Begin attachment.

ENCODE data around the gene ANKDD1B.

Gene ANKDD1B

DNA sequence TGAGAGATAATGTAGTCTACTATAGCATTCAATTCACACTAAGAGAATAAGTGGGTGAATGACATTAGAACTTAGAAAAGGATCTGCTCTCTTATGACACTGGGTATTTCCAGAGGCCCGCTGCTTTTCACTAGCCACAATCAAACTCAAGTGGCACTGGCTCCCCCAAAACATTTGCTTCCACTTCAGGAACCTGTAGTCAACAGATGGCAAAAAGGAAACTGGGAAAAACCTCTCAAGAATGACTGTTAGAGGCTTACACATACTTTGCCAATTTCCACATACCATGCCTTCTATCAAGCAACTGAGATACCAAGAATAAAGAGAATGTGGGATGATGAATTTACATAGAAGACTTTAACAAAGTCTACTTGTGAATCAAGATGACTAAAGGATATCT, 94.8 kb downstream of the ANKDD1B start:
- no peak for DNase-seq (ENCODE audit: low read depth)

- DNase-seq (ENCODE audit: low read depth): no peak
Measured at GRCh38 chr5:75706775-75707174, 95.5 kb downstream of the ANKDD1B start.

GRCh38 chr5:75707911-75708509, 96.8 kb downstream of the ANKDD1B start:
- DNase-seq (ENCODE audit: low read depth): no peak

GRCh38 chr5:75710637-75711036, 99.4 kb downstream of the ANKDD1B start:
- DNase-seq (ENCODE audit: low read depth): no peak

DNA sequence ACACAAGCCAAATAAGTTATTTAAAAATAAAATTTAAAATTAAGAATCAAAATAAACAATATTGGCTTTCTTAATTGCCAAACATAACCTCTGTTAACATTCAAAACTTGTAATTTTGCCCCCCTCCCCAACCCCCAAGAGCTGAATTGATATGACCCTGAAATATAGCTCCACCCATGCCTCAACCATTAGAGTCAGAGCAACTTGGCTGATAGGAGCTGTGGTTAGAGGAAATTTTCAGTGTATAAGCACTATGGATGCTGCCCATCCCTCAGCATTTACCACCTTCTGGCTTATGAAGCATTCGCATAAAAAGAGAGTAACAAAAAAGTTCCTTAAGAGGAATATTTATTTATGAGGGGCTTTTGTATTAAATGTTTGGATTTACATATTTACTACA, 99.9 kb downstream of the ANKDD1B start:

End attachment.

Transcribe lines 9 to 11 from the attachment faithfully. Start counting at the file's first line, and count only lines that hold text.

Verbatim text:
GRCh38 chr5:75710637-75711036, 99.4 kb downstream of the ANKDD1B start:
- DNase-seq (ENCODE audit: low read depth): no peak

DNA sequence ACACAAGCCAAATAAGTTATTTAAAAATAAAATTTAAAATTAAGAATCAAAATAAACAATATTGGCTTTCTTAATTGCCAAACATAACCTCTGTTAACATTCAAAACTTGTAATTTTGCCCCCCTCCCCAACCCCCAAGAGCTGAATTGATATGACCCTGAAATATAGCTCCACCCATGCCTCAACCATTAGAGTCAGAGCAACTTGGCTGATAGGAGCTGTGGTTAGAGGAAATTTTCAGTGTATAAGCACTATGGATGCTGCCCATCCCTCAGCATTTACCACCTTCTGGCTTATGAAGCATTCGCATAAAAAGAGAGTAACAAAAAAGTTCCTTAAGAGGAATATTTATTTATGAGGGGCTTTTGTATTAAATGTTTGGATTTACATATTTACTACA, 99.9 kb downstream of the ANKDD1B start: